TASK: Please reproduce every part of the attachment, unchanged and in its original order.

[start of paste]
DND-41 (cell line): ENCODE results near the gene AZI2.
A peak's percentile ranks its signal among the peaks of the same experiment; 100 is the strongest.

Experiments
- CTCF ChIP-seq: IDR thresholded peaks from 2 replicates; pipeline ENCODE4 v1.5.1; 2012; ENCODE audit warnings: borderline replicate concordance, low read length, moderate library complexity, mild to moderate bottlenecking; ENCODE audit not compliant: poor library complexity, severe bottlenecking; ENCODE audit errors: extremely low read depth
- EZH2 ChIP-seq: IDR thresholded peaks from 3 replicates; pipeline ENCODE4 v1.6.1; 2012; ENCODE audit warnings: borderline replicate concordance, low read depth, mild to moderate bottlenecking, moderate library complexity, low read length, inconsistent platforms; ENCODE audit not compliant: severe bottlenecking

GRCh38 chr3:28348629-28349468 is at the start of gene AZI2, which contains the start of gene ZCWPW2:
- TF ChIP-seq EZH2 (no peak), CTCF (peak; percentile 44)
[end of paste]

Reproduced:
DND-41 (cell line): ENCODE results near the gene AZI2.
A peak's percentile ranks its signal among the peaks of the same experiment; 100 is the strongest.

Experiments
- CTCF ChIP-seq: IDR thresholded peaks from 2 replicates; pipeline ENCODE4 v1.5.1; 2012; ENCODE audit warnings: borderline replicate concordance, low read length, moderate library complexity, mild to moderate bottlenecking; ENCODE audit not compliant: poor library complexity, severe bottlenecking; ENCODE audit errors: extremely low read depth
- EZH2 ChIP-seq: IDR thresholded peaks from 3 replicates; pipeline ENCODE4 v1.6.1; 2012; ENCODE audit warnings: borderline replicate concordance, low read depth, mild to moderate bottlenecking, moderate library complexity, low read length, inconsistent platforms; ENCODE audit not compliant: severe bottlenecking

GRCh38 chr3:28348629-28349468 is at the start of gene AZI2, which contains the start of gene ZCWPW2:
- TF ChIP-seq EZH2 (no peak), CTCF (peak; percentile 44)